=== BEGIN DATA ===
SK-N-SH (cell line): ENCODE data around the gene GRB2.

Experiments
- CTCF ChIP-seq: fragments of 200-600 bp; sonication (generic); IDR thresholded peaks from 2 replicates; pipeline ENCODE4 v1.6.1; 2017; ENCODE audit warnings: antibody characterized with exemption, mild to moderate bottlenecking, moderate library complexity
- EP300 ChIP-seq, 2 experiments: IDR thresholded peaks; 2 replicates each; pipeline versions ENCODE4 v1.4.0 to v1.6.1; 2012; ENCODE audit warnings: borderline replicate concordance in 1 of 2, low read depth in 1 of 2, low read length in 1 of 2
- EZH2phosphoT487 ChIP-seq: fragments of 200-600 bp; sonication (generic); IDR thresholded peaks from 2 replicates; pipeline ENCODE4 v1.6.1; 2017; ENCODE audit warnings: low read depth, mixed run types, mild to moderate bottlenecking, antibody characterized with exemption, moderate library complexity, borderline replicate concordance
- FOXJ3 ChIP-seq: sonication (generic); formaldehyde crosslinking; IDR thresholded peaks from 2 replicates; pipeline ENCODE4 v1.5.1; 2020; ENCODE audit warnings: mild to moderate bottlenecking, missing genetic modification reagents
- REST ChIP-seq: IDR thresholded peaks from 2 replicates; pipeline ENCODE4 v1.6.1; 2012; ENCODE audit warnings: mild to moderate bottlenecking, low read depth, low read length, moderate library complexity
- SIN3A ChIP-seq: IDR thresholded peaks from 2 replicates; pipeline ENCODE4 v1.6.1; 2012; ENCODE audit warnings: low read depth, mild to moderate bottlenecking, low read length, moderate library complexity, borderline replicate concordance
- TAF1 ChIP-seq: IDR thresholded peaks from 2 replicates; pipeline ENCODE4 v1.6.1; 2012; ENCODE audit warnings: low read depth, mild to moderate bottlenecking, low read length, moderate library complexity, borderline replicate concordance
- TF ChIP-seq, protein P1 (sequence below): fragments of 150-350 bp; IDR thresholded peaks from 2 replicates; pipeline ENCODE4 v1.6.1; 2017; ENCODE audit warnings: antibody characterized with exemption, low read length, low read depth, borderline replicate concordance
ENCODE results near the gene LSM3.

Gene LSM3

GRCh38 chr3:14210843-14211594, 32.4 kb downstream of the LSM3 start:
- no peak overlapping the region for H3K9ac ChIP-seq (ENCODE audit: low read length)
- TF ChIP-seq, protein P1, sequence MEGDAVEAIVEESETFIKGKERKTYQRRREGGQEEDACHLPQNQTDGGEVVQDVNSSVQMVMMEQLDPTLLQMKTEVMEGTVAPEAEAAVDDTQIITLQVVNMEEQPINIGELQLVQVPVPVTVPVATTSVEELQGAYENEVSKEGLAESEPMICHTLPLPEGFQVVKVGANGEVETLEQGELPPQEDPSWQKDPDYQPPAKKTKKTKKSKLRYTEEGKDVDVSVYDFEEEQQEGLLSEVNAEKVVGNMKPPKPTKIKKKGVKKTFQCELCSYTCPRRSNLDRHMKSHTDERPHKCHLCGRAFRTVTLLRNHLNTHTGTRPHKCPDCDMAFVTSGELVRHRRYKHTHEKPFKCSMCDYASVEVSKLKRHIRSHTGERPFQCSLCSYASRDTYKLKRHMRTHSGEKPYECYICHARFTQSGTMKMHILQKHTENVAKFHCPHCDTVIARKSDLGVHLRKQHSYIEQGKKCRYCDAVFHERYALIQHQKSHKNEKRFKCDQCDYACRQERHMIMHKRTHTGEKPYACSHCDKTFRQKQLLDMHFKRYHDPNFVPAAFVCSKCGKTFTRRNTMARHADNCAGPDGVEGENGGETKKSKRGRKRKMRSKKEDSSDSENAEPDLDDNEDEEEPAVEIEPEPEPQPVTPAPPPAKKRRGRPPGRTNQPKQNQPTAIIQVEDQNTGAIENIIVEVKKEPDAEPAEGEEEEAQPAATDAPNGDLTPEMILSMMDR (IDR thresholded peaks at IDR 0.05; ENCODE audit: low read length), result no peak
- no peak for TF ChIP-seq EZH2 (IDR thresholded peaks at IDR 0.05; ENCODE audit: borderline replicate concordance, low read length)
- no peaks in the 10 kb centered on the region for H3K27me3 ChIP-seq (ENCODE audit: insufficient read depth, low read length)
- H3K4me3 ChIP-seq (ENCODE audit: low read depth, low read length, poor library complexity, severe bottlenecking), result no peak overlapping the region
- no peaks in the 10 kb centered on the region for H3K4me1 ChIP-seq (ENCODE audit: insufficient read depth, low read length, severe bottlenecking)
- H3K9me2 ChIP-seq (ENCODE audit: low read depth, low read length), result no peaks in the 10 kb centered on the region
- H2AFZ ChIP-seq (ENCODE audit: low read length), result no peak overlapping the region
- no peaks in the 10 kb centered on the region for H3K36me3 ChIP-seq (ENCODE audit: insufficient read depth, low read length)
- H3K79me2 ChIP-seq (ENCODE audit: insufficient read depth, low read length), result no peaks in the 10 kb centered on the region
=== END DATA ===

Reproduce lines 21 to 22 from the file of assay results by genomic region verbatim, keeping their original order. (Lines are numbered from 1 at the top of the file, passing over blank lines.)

- H2AFZ ChIP-seq (ENCODE audit: low read length), result no peak overlapping the region
- no peaks in the 10 kb centered on the region for H3K36me3 ChIP-seq (ENCODE audit: insufficient read depth, low read length)